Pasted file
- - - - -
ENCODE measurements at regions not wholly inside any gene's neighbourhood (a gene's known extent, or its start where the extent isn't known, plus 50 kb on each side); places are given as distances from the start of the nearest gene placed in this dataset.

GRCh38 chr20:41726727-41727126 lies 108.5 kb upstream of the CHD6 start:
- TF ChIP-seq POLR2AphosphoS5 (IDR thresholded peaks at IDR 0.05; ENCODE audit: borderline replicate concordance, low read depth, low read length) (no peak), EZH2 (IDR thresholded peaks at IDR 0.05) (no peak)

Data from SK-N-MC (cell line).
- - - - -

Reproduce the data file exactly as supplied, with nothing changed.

ENCODE measurements at regions not wholly inside any gene's neighbourhood (a gene's known extent, or its start where the extent isn't known, plus 50 kb on each side); places are given as distances from the start of the nearest gene placed in this dataset.

GRCh38 chr20:41726727-41727126 lies 108.5 kb upstream of the CHD6 start:
- TF ChIP-seq POLR2AphosphoS5 (IDR thresholded peaks at IDR 0.05; ENCODE audit: borderline replicate concordance, low read depth, low read length) (no peak), EZH2 (IDR thresholded peaks at IDR 0.05) (no peak)

Data from SK-N-MC (cell line).